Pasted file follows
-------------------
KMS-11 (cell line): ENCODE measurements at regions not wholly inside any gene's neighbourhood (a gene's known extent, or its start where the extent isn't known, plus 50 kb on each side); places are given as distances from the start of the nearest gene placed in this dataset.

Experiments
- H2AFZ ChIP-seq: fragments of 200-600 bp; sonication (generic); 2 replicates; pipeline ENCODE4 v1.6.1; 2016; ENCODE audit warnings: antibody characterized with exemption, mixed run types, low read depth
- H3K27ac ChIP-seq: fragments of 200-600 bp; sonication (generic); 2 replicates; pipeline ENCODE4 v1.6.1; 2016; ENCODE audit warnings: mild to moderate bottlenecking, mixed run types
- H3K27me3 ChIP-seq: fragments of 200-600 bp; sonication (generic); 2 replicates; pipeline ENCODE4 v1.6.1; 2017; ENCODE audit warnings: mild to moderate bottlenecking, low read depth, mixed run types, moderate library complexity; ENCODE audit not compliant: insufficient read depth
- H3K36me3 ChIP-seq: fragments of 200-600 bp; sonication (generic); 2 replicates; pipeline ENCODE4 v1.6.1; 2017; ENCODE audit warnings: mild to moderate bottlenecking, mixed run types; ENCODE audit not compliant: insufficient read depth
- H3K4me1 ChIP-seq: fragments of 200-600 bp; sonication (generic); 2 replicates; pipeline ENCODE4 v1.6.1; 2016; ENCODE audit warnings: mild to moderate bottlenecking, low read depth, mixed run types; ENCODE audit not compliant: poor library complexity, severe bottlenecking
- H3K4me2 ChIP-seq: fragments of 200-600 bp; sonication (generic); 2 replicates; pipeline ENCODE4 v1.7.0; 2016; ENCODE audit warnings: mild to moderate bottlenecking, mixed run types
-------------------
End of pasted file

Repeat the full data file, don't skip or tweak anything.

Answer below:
KMS-11 (cell line): ENCODE measurements at regions not wholly inside any gene's neighbourhood (a gene's known extent, or its start where the extent isn't known, plus 50 kb on each side); places are given as distances from the start of the nearest gene placed in this dataset.

Experiments
- H2AFZ ChIP-seq: fragments of 200-600 bp; sonication (generic); 2 replicates; pipeline ENCODE4 v1.6.1; 2016; ENCODE audit warnings: antibody characterized with exemption, mixed run types, low read depth
- H3K27ac ChIP-seq: fragments of 200-600 bp; sonication (generic); 2 replicates; pipeline ENCODE4 v1.6.1; 2016; ENCODE audit warnings: mild to moderate bottlenecking, mixed run types
- H3K27me3 ChIP-seq: fragments of 200-600 bp; sonication (generic); 2 replicates; pipeline ENCODE4 v1.6.1; 2017; ENCODE audit warnings: mild to moderate bottlenecking, low read depth, mixed run types, moderate library complexity; ENCODE audit not compliant: insufficient read depth
- H3K36me3 ChIP-seq: fragments of 200-600 bp; sonication (generic); 2 replicates; pipeline ENCODE4 v1.6.1; 2017; ENCODE audit warnings: mild to moderate bottlenecking, mixed run types; ENCODE audit not compliant: insufficient read depth
- H3K4me1 ChIP-seq: fragments of 200-600 bp; sonication (generic); 2 replicates; pipeline ENCODE4 v1.6.1; 2016; ENCODE audit warnings: mild to moderate bottlenecking, low read depth, mixed run types; ENCODE audit not compliant: poor library complexity, severe bottlenecking
- H3K4me2 ChIP-seq: fragments of 200-600 bp; sonication (generic); 2 replicates; pipeline ENCODE4 v1.7.0; 2016; ENCODE audit warnings: mild to moderate bottlenecking, mixed run types